For many of us, having a beloved tree reach a ripe old age of 10, 20, or 30 years old is an exciting milestone, but some of the world's most famous old trees are often hundreds or thousands of years old. These ancient arbors are a rare connection to worlds that we’ve never seen and are pieces of living history that we can touch in the present day.
Jaya Sri Maha Bodhi in Sri Lanka
Located in a picturesque, sacred garden in Sri Lanka, the Jaya Sri Maha Bodhi was planted in 249 B.C... as in 2,000 years ago and then some. What's more is that this tree was transplanted from the original bodhi tree where Siddhartha Gautama sat and achieved enlightenment, going on to inspire the name of Gautamas' lessons of Buddhism. In fact, thousands of Buddhists still make pilgrimages to the tree hoping that some time in its shade will lead to life-altering results!
General Sherman Sequoia
While once estimated to date back as far as 11,000 years, this sequoia tree was more recently dated at just over 2,500 years old, but it still holds multiple accolades. For starters, the General Sherman has the distinction of being the world's most voluminous tree: that's total height by total thickness of trunk. At 274.9 feet tall with a base circumference of 102.6 feet around, this tree is on a totally different scale than the saplings in your yard. The General Sherman makes us all kind of wonder if we're just tiny ants in a world meant for hundred-foot-tall people. In Sequoia National Park, Sherman stands alongside other enormously old trees in a group of some of the most impressively tall and wide trees you will ever lay eyes upon.
Major Oak from Sherwood Forest
Did you ever daydream about playing one of the merry men or Robin Hood, robbing from the rich and giving to the poor? The Major Oak is a millennium-old tree that supposedly served as a hiding place for the real Robin Hood in the middle of Sherwood Forest! One look at its thick trunk and wide branches certainly make a convincing case that the entire merry band could hide from sight in there. To maintain the oak's heavy limbs, steel poles have been added for posterity. This change might take away from the oak's storybook appeal, but it's better for the tree's overall health. While not one of the oldest or truly one of the biggest, this tree is exceptional simply because it's one of the oldest examples of a very common tree, the oak. To this day, it regularly wins titles like "England's Tree of the Year," and its storied past makes it a significant piece of arboreal history in our book.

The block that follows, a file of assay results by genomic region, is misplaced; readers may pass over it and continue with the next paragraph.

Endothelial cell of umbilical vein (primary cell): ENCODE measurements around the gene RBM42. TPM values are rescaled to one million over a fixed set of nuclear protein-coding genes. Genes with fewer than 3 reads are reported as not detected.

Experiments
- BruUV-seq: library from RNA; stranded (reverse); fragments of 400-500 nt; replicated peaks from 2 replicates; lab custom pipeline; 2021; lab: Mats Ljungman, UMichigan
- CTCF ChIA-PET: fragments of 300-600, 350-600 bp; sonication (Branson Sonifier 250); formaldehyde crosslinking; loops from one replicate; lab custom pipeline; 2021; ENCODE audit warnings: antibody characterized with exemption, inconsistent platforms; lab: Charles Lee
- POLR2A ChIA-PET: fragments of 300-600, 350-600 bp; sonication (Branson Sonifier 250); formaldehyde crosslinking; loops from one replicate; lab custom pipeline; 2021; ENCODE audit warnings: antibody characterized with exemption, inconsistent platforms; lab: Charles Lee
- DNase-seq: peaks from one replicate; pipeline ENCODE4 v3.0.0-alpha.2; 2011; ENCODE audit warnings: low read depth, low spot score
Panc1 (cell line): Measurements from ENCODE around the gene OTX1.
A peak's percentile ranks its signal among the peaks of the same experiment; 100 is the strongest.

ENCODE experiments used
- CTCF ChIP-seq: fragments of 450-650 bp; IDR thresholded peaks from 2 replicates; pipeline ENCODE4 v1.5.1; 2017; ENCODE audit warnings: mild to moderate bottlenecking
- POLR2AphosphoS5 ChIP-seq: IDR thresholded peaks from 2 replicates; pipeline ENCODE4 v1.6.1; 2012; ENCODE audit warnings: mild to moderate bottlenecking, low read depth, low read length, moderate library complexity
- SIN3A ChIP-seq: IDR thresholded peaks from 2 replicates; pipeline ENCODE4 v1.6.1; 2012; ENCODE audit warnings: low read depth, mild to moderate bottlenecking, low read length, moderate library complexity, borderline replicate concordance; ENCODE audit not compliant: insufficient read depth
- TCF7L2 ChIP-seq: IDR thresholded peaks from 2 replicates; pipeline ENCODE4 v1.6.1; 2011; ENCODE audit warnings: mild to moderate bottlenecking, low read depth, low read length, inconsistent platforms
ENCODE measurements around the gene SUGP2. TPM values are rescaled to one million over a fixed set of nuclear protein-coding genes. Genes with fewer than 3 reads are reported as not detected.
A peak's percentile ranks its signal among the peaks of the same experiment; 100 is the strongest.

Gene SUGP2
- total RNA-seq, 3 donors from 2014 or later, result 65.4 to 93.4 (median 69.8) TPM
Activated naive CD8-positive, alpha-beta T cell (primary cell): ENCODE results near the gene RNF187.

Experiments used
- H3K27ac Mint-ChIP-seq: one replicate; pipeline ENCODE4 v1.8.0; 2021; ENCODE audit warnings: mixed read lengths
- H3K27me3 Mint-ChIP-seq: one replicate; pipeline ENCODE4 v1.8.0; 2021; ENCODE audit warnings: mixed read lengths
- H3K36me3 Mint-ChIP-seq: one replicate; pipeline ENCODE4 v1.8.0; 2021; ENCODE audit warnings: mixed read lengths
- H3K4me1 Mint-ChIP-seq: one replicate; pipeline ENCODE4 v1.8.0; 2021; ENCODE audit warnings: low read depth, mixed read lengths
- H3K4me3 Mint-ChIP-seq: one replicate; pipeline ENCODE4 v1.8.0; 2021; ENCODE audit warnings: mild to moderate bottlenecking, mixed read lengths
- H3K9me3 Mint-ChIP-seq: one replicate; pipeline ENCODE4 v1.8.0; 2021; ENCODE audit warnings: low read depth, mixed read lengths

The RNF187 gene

Old Tjikko from Norway, and Other Oldest Clonal Trees
If you want to see the absolute oldest tree in the world, you first have to narrow the hunt between clonal (single organism that sends up multiple, genetically identical "trees," sometimes filling a whole grove) and non-clonal. Old Tjikko, for example, is a tall, spindly Norway Spruce located in Sweden that's been carbon dated to at least 9,500 years old. However, as one of the oldest clonal trees in the world, Tjikko's trunk is only a few hundred years old. Other clonal trees use a process called "layering" to regenerate without ever dying, including the Jurupa Oak in California. The oldest clonal tree colony in the world is a grove of quaking aspen in Utah, with a root system known as Pando. The plant also has one odd claim to fame: it's the single heaviest organism on earth, weighing in at around 6,000 tons.
El Arbol del Tule
By conservative estimates, the Tule Tree comes in at a young and spry 1,500-ish years old, but this Montezuma Cypress near Oaxaca, Mexico has the claim of having the widest trunk of any living tree: 137.8 feet! Its stout trunk is so unbelievably wide that at one point it was thought to have been multiple trees, growing so closely together that they'd fused. In recent years, the cypress has not only quelled controversy to maintain its status, it's also been heavily buttressed to maintain its massive frame. Even Cortez is said to have marveled at this tree's size, quite a boast given that when Cortez was present there were probably far more large Montezuma Cypress trees around to behold.
Old Hara and Methusela
These two bristlecone pines are in a forest where some of the oldest non-clonal trees alive live. Old Hara is just over 5,000 years old with Methusela right on its heels at 4,900. Rather than being enormous in width and height, the Great Basin bristlecone pines are rather unassuming. Their incredibly gnarled appearance and resilience are what set them apart. In older specimens like Hara and Methusela, the main growth layer often dies off, and a small strip of living tissue is all that connects the root system with the living branches. This delicate balance may explain why these intermountain bristlecone pines of Inyo National Forest aren't spoken of more, so they aren't targeted by tourists or harmed accidentally. Respect your elders!
Each of our planet's oldest trees offers a glimpse into the past while standing as a modern marvel. This group doesn't even scratch the surface of all the trees that stretch back millenia. Ancient trees exist on nearly every continent and take a variety of amazing and interesting forms. It's enough to make you wonder if the trees we plant today will be windows into our time for future generations to look back on in awe.